Despite years of cost-cutting, growing numbers of academy schools in England are being forced into mergers because of financially unsustainable deficits, a report reveals.
The schools are merging into large academy chains in a bid to reduce costs and manage their deficits more easily.
A report from Kreston academies group has highlighted that more than half of schools last year had an operating deficit.
Resource sharing within multi-academy trusts
From a study of 1,000 academies, they say that only severe cutbacks and resource sharing within multi-academy trusts prevented this figure from being much higher.
The group says that the average deficit fell in 2018, compared with the year before and further spending cutbacks are going to be harder to achieve.
Also, schools are facing financial uncertainty due to higher pension contributions, crumbling school infrastructure and increased teacher pay.
The group’s chair, Pam Tuckett, said: “Schools across England say that the easy savings have been made already and we are now seeing reductions in learning support assistants with an increase in staff contact ratios to save costs.
“In theory, this means that teachers will be spending longer in the classroom so schools will not need as many teachers.”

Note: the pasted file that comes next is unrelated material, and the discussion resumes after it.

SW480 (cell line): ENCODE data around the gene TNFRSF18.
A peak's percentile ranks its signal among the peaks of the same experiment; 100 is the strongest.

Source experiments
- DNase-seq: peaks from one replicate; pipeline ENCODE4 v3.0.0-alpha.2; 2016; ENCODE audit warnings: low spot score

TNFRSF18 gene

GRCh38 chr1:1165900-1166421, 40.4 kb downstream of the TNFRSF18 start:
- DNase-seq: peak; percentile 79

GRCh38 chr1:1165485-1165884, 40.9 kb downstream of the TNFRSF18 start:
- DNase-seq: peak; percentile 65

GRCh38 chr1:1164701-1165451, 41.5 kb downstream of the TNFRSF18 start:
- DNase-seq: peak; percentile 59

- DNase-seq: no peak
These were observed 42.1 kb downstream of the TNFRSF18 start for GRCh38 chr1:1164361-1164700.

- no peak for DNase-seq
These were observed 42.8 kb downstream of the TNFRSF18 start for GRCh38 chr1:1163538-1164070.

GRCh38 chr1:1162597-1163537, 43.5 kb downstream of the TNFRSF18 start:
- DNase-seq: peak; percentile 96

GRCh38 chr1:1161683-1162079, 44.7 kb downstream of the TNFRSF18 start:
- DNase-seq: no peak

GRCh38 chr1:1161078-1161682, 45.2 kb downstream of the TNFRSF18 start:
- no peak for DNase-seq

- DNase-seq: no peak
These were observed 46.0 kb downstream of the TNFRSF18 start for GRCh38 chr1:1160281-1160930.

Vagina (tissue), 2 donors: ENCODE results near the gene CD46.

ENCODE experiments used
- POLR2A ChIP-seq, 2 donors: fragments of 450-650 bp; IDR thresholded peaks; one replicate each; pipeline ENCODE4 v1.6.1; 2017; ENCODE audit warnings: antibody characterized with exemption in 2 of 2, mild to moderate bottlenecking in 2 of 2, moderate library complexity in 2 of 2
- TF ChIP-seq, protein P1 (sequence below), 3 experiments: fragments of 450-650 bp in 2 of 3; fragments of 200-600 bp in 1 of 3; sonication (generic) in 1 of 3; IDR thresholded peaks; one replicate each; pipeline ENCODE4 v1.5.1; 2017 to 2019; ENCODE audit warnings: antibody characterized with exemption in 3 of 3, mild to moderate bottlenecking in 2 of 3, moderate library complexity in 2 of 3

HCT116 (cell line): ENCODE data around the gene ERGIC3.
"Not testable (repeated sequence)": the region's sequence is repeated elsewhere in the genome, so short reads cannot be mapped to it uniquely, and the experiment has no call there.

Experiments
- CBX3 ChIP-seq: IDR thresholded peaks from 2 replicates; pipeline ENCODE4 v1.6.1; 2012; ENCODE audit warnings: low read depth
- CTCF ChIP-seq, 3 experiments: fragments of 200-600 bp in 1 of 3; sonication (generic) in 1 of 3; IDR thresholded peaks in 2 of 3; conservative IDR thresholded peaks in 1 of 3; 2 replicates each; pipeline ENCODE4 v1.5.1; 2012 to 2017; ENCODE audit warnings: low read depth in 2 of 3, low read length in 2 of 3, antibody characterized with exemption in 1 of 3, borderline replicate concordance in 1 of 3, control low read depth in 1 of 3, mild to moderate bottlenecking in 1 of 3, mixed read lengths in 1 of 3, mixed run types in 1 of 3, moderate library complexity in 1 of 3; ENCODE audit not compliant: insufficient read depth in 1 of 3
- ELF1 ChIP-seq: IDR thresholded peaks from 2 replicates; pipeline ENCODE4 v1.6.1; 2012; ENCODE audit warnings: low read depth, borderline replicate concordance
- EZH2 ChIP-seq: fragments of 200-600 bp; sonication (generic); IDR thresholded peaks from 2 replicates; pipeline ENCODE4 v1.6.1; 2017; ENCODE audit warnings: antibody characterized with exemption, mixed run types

She added that after several years of cost-cutting, trusts say there are now no more areas where significant costs can be made without leading to an impact on the provision of education.
‘Unsustainable’ for academy schools to run deficits
She says it is ‘unsustainable’ for academy schools to run deficits every year as many are now being forced to do – as school reserves for achieving this will run out eventually.
The report comes after the government revealed that 50% of state school pupils in England are now being educated in academies.
However, researchers say in their report that the financial pressures facing schools are driving standalone establishments as well as small trusts to join with larger multi-academies to continue existing.
The researchers say that the average trust size has grown over the last two years from 3.5 schools per trust to the current figure of 5.6 schools.
Some multi-academy trusts are operating on a commercial basis
The report also highlights that some multi-academy trusts are operating on a commercial basis and while this may be ‘uncomfortable for many’, it is necessary for efficiencies.
The report also highlights: “To enable financial governance to improve it’s important that MAT’s become centralised more.”
Also, researchers found that just 5% of MAT’s are looking to pool their schools’ funding despite being urged to do so by government ministers.
The system would work by the trust collecting the money for each school centrally and then sharing the cash between the schools rather than taking a proportion to help pay for the trust’s costs.